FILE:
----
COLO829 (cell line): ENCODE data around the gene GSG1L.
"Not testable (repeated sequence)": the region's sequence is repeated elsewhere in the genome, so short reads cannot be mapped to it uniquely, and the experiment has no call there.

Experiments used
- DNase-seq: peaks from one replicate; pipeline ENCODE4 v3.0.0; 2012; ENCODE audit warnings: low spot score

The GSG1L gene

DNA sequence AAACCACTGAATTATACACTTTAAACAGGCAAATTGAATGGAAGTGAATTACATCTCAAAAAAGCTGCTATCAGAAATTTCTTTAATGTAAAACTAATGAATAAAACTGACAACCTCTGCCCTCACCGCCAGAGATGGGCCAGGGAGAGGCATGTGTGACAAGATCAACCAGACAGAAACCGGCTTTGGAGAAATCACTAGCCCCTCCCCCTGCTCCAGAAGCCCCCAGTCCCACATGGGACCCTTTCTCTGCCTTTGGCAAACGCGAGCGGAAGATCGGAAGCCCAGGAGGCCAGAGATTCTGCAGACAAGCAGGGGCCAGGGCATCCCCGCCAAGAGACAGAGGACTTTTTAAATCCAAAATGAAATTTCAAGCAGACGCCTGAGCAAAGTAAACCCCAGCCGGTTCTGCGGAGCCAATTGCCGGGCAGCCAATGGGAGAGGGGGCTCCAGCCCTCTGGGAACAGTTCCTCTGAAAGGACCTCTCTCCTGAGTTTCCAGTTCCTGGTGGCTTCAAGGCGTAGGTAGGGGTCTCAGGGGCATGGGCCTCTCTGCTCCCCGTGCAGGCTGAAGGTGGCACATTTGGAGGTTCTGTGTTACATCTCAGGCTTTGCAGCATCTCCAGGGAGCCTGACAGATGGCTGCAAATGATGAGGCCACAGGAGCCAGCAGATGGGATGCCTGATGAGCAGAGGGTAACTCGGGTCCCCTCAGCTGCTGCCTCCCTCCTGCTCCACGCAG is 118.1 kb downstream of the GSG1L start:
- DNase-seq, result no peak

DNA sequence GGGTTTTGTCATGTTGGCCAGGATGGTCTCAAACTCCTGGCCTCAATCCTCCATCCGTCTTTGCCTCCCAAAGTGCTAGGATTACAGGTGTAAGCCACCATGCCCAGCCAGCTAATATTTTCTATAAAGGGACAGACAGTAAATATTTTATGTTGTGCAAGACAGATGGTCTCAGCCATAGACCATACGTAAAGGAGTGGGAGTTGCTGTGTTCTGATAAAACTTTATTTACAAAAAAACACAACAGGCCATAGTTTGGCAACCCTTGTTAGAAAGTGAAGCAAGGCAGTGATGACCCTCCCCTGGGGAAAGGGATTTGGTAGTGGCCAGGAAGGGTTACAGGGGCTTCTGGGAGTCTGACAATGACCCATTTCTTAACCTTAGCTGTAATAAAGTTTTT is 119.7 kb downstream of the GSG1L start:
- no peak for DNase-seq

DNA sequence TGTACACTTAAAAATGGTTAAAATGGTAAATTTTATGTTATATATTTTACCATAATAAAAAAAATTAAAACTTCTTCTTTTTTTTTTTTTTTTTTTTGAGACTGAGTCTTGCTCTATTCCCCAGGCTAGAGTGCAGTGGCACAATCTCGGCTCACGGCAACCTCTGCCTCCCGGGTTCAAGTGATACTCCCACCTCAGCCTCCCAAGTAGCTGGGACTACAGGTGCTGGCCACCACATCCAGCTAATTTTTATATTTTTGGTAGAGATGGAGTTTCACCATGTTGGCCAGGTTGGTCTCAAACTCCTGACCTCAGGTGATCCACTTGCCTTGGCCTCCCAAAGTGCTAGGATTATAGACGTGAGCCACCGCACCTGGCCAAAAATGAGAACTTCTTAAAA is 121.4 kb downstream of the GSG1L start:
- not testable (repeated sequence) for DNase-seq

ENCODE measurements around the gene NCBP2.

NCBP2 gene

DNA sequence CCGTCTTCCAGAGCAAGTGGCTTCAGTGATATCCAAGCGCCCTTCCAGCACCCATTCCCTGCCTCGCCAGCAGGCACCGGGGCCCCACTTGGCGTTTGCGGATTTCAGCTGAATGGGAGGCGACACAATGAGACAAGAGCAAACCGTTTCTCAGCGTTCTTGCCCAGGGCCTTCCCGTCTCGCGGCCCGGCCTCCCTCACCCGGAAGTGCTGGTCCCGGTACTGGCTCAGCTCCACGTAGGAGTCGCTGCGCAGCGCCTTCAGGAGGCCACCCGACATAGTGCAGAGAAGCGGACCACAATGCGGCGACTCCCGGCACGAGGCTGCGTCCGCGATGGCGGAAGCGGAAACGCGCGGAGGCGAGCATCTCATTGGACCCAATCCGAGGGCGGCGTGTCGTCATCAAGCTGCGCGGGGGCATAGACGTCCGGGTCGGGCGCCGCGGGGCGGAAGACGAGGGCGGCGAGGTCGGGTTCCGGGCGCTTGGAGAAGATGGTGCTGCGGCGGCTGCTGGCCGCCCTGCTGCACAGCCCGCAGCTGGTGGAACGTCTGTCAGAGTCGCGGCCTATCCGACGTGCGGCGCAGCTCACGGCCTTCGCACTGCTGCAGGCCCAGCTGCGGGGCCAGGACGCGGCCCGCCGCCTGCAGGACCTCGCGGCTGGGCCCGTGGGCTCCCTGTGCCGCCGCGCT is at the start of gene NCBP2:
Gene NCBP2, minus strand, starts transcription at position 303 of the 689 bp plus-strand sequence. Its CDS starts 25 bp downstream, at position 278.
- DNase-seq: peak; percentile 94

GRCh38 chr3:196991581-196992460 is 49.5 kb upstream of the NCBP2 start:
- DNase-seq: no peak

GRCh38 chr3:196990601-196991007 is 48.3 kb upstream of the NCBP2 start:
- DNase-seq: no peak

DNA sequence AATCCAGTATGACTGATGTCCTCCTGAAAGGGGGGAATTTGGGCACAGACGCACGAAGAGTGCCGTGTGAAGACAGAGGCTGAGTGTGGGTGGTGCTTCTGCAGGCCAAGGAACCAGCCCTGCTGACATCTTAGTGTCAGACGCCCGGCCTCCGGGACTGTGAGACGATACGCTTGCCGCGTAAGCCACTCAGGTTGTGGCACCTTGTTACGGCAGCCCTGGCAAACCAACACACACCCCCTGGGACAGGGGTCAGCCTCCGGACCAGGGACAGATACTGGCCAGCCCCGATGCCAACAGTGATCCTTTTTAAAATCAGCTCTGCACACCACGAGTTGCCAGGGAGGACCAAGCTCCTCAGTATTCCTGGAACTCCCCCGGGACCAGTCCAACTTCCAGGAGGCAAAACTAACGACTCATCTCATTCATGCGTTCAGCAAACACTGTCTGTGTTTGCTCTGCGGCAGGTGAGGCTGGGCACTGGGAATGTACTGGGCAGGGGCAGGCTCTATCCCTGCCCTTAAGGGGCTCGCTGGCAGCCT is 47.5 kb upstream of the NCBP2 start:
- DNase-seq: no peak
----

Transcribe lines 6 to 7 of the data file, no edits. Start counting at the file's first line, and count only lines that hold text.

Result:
DNA sequence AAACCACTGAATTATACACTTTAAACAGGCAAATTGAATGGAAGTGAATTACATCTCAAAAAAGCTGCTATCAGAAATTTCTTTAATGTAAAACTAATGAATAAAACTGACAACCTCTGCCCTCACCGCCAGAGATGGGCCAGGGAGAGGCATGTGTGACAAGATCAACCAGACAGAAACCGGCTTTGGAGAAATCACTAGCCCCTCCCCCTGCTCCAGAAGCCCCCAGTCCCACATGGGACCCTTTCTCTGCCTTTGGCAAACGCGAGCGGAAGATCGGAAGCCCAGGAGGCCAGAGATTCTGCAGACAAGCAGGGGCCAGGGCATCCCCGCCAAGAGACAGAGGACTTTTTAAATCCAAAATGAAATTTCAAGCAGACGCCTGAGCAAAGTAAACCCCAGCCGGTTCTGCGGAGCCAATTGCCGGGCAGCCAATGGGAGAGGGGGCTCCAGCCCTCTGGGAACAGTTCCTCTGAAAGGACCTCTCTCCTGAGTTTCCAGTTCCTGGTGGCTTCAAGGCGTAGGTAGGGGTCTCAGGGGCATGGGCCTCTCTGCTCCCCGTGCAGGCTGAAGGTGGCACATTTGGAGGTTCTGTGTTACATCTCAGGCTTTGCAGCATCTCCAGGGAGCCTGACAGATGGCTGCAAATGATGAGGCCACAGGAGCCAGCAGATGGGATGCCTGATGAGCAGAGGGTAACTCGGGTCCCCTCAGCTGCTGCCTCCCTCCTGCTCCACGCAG is 118.1 kb downstream of the GSG1L start:
- DNase-seq, result no peak